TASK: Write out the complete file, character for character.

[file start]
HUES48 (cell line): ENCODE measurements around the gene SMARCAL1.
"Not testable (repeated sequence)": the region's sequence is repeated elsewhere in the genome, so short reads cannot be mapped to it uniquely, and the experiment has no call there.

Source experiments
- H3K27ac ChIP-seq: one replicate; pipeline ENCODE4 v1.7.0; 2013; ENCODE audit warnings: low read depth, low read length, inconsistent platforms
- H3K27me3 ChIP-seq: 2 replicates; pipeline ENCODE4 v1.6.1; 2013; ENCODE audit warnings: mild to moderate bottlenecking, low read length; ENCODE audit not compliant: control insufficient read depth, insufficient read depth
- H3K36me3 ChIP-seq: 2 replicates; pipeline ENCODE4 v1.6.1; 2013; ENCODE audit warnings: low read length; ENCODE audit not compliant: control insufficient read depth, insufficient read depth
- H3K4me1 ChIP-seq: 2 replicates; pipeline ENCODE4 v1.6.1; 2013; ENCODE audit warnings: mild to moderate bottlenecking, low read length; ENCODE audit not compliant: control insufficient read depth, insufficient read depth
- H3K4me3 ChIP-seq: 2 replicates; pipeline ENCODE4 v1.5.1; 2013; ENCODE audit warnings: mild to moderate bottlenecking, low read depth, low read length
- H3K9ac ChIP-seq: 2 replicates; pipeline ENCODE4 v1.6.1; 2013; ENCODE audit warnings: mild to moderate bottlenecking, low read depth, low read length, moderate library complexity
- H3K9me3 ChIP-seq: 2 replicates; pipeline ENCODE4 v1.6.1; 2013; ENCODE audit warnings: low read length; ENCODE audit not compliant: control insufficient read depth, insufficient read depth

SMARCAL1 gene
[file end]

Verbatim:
HUES48 (cell line): ENCODE measurements around the gene SMARCAL1.
"Not testable (repeated sequence)": the region's sequence is repeated elsewhere in the genome, so short reads cannot be mapped to it uniquely, and the experiment has no call there.

Source experiments
- H3K27ac ChIP-seq: one replicate; pipeline ENCODE4 v1.7.0; 2013; ENCODE audit warnings: low read depth, low read length, inconsistent platforms
- H3K27me3 ChIP-seq: 2 replicates; pipeline ENCODE4 v1.6.1; 2013; ENCODE audit warnings: mild to moderate bottlenecking, low read length; ENCODE audit not compliant: control insufficient read depth, insufficient read depth
- H3K36me3 ChIP-seq: 2 replicates; pipeline ENCODE4 v1.6.1; 2013; ENCODE audit warnings: low read length; ENCODE audit not compliant: control insufficient read depth, insufficient read depth
- H3K4me1 ChIP-seq: 2 replicates; pipeline ENCODE4 v1.6.1; 2013; ENCODE audit warnings: mild to moderate bottlenecking, low read length; ENCODE audit not compliant: control insufficient read depth, insufficient read depth
- H3K4me3 ChIP-seq: 2 replicates; pipeline ENCODE4 v1.5.1; 2013; ENCODE audit warnings: mild to moderate bottlenecking, low read depth, low read length
- H3K9ac ChIP-seq: 2 replicates; pipeline ENCODE4 v1.6.1; 2013; ENCODE audit warnings: mild to moderate bottlenecking, low read depth, low read length, moderate library complexity
- H3K9me3 ChIP-seq: 2 replicates; pipeline ENCODE4 v1.6.1; 2013; ENCODE audit warnings: low read length; ENCODE audit not compliant: control insufficient read depth, insufficient read depth

SMARCAL1 gene